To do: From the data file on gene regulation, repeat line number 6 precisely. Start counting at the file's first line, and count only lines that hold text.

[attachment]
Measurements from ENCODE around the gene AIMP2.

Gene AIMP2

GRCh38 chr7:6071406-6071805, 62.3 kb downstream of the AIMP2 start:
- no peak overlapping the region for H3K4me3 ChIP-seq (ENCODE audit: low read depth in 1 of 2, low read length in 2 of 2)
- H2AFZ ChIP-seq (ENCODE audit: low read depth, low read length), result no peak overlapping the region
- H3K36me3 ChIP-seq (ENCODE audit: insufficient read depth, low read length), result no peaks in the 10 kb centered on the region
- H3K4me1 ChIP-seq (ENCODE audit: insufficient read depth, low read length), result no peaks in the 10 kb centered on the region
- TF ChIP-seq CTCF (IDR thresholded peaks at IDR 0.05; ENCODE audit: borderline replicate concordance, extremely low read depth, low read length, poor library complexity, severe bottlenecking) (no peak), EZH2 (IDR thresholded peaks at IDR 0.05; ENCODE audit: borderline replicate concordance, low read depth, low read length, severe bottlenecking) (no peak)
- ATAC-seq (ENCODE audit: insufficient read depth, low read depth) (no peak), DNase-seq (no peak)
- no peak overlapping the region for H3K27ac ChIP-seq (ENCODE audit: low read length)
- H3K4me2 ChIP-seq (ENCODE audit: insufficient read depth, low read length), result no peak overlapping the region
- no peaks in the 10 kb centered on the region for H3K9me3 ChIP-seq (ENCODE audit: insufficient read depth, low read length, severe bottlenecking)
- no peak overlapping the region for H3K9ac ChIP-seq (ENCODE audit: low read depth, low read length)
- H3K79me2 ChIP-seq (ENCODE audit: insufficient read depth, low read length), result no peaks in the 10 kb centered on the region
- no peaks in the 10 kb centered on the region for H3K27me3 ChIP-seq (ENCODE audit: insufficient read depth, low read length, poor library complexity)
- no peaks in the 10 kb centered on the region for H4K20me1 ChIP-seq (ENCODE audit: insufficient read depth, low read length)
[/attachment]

- H3K36me3 ChIP-seq (ENCODE audit: insufficient read depth, low read length), result no peaks in the 10 kb centered on the region